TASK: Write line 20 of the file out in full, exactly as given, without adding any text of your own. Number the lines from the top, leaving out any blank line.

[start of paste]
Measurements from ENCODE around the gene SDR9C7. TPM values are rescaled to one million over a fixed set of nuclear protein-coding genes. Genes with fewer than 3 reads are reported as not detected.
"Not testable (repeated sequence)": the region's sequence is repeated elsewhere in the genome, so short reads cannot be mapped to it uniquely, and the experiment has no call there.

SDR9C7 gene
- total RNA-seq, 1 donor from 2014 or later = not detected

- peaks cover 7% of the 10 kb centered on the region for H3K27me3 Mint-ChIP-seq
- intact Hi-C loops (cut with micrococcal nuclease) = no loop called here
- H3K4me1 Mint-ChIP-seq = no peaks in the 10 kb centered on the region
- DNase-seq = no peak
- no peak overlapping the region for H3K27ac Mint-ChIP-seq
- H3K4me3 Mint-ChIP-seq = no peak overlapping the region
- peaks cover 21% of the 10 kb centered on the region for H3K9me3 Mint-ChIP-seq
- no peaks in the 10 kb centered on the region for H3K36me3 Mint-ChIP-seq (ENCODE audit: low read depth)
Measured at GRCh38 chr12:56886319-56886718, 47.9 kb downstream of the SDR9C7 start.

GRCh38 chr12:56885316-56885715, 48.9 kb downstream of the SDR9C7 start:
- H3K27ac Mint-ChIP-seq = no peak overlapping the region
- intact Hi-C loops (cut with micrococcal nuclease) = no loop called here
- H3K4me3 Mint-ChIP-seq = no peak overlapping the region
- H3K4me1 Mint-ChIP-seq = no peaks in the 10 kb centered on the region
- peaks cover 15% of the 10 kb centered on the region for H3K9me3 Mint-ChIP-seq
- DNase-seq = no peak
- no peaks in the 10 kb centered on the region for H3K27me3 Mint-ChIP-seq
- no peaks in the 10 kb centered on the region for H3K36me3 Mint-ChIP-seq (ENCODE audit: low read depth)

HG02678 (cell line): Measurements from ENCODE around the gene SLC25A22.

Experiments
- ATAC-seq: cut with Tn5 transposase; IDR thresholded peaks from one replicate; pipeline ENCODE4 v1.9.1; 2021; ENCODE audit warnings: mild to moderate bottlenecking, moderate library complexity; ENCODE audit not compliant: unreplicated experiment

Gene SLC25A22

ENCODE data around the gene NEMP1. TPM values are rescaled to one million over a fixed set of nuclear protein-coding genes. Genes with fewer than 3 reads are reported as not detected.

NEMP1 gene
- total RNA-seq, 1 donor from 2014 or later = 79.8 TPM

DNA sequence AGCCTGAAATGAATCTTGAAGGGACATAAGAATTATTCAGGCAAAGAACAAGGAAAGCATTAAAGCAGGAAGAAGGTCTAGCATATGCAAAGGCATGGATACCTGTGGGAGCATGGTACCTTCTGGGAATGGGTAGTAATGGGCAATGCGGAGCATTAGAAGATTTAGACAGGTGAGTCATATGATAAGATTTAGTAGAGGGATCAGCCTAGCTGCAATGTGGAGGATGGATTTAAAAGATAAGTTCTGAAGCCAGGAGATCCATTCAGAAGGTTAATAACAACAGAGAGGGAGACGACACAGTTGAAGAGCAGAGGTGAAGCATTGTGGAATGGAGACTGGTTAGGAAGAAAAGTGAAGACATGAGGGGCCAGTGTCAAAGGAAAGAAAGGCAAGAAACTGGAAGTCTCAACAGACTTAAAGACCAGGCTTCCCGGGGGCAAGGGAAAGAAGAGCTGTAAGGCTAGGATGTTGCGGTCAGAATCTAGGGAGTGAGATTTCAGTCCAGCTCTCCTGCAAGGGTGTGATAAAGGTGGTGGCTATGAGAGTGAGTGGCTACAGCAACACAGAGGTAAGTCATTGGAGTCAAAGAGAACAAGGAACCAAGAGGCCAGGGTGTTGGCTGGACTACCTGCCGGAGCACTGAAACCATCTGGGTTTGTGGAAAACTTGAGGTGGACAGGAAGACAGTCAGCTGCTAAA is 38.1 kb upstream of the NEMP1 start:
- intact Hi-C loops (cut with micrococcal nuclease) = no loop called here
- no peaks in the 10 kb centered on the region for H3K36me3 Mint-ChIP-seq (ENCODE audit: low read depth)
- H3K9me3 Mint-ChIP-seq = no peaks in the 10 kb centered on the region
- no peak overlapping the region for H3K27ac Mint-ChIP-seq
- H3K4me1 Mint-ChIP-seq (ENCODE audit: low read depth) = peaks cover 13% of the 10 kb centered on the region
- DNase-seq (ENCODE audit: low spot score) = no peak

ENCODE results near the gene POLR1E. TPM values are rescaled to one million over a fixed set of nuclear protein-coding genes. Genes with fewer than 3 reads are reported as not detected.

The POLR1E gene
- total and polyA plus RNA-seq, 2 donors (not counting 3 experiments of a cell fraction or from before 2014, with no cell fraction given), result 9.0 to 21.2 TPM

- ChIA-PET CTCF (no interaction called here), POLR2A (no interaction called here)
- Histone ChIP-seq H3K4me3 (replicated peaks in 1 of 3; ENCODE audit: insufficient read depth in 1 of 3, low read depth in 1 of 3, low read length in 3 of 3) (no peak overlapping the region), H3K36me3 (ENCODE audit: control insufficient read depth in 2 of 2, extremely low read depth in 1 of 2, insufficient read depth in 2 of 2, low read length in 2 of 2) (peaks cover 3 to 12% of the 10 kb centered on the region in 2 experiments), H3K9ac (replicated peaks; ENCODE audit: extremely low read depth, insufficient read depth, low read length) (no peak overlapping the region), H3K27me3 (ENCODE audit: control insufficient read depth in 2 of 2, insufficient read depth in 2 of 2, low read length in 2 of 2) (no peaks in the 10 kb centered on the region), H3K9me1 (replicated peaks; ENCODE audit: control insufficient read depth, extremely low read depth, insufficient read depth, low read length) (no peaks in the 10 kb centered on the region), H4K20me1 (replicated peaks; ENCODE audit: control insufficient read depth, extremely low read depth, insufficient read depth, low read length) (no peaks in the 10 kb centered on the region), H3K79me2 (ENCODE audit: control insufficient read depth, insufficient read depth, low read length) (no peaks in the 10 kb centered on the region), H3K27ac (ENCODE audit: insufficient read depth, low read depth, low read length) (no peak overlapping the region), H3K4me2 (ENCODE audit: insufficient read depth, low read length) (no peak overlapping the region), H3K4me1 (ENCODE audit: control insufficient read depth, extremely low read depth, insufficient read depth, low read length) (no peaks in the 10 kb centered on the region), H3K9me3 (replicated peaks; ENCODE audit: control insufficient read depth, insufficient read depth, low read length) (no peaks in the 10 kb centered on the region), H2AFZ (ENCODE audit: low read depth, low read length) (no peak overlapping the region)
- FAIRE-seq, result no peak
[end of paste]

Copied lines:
- DNase-seq = no peak